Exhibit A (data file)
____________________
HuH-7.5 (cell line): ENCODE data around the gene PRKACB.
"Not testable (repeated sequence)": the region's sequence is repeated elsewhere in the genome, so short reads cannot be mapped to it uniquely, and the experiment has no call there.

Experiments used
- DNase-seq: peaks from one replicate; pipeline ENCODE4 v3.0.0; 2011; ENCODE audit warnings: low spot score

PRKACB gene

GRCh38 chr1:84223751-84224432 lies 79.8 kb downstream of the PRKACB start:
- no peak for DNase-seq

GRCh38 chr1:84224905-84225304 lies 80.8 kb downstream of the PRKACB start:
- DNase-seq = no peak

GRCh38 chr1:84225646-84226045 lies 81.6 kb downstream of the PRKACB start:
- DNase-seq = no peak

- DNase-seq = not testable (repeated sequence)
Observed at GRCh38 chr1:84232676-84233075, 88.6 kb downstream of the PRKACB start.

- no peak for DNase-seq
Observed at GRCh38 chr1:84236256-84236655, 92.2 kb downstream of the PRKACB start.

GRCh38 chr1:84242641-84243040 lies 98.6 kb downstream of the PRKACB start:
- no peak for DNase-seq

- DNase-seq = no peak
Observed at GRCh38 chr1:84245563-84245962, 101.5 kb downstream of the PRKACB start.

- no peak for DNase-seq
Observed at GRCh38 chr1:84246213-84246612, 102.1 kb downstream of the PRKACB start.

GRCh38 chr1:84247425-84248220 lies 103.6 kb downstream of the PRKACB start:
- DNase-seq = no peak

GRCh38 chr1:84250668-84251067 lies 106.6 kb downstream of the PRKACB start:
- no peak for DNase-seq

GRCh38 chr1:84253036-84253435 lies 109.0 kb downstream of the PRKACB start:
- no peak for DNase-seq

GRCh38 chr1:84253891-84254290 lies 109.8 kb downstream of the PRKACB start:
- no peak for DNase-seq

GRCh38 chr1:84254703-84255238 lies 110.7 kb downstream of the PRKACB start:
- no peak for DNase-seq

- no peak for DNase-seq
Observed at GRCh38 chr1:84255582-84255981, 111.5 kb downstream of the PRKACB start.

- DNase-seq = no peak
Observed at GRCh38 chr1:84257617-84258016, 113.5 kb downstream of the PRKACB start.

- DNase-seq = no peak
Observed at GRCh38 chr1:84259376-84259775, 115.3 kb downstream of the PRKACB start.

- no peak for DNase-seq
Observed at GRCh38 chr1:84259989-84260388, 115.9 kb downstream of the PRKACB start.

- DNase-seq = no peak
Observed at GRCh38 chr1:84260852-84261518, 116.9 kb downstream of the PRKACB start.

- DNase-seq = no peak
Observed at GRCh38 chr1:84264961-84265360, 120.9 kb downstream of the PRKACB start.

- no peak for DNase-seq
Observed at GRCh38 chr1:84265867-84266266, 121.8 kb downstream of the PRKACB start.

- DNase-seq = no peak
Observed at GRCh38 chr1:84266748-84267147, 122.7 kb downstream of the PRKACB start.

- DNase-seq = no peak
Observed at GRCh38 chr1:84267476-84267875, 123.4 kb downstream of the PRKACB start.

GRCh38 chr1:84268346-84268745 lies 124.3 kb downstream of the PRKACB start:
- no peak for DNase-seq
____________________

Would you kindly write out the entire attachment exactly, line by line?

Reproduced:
HuH-7.5 (cell line): ENCODE data around the gene PRKACB.
"Not testable (repeated sequence)": the region's sequence is repeated elsewhere in the genome, so short reads cannot be mapped to it uniquely, and the experiment has no call there.

Experiments used
- DNase-seq: peaks from one replicate; pipeline ENCODE4 v3.0.0; 2011; ENCODE audit warnings: low spot score

PRKACB gene

GRCh38 chr1:84223751-84224432 lies 79.8 kb downstream of the PRKACB start:
- no peak for DNase-seq

GRCh38 chr1:84224905-84225304 lies 80.8 kb downstream of the PRKACB start:
- DNase-seq = no peak

GRCh38 chr1:84225646-84226045 lies 81.6 kb downstream of the PRKACB start:
- DNase-seq = no peak

- DNase-seq = not testable (repeated sequence)
Observed at GRCh38 chr1:84232676-84233075, 88.6 kb downstream of the PRKACB start.

- no peak for DNase-seq
Observed at GRCh38 chr1:84236256-84236655, 92.2 kb downstream of the PRKACB start.

GRCh38 chr1:84242641-84243040 lies 98.6 kb downstream of the PRKACB start:
- no peak for DNase-seq

- DNase-seq = no peak
Observed at GRCh38 chr1:84245563-84245962, 101.5 kb downstream of the PRKACB start.

- no peak for DNase-seq
Observed at GRCh38 chr1:84246213-84246612, 102.1 kb downstream of the PRKACB start.

GRCh38 chr1:84247425-84248220 lies 103.6 kb downstream of the PRKACB start:
- DNase-seq = no peak

GRCh38 chr1:84250668-84251067 lies 106.6 kb downstream of the PRKACB start:
- no peak for DNase-seq

GRCh38 chr1:84253036-84253435 lies 109.0 kb downstream of the PRKACB start:
- no peak for DNase-seq

GRCh38 chr1:84253891-84254290 lies 109.8 kb downstream of the PRKACB start:
- no peak for DNase-seq

GRCh38 chr1:84254703-84255238 lies 110.7 kb downstream of the PRKACB start:
- no peak for DNase-seq

- no peak for DNase-seq
Observed at GRCh38 chr1:84255582-84255981, 111.5 kb downstream of the PRKACB start.

- DNase-seq = no peak
Observed at GRCh38 chr1:84257617-84258016, 113.5 kb downstream of the PRKACB start.

- DNase-seq = no peak
Observed at GRCh38 chr1:84259376-84259775, 115.3 kb downstream of the PRKACB start.

- no peak for DNase-seq
Observed at GRCh38 chr1:84259989-84260388, 115.9 kb downstream of the PRKACB start.

- DNase-seq = no peak
Observed at GRCh38 chr1:84260852-84261518, 116.9 kb downstream of the PRKACB start.

- DNase-seq = no peak
Observed at GRCh38 chr1:84264961-84265360, 120.9 kb downstream of the PRKACB start.

- no peak for DNase-seq
Observed at GRCh38 chr1:84265867-84266266, 121.8 kb downstream of the PRKACB start.

- DNase-seq = no peak
Observed at GRCh38 chr1:84266748-84267147, 122.7 kb downstream of the PRKACB start.

- DNase-seq = no peak
Observed at GRCh38 chr1:84267476-84267875, 123.4 kb downstream of the PRKACB start.

GRCh38 chr1:84268346-84268745 lies 124.3 kb downstream of the PRKACB start:
- no peak for DNase-seq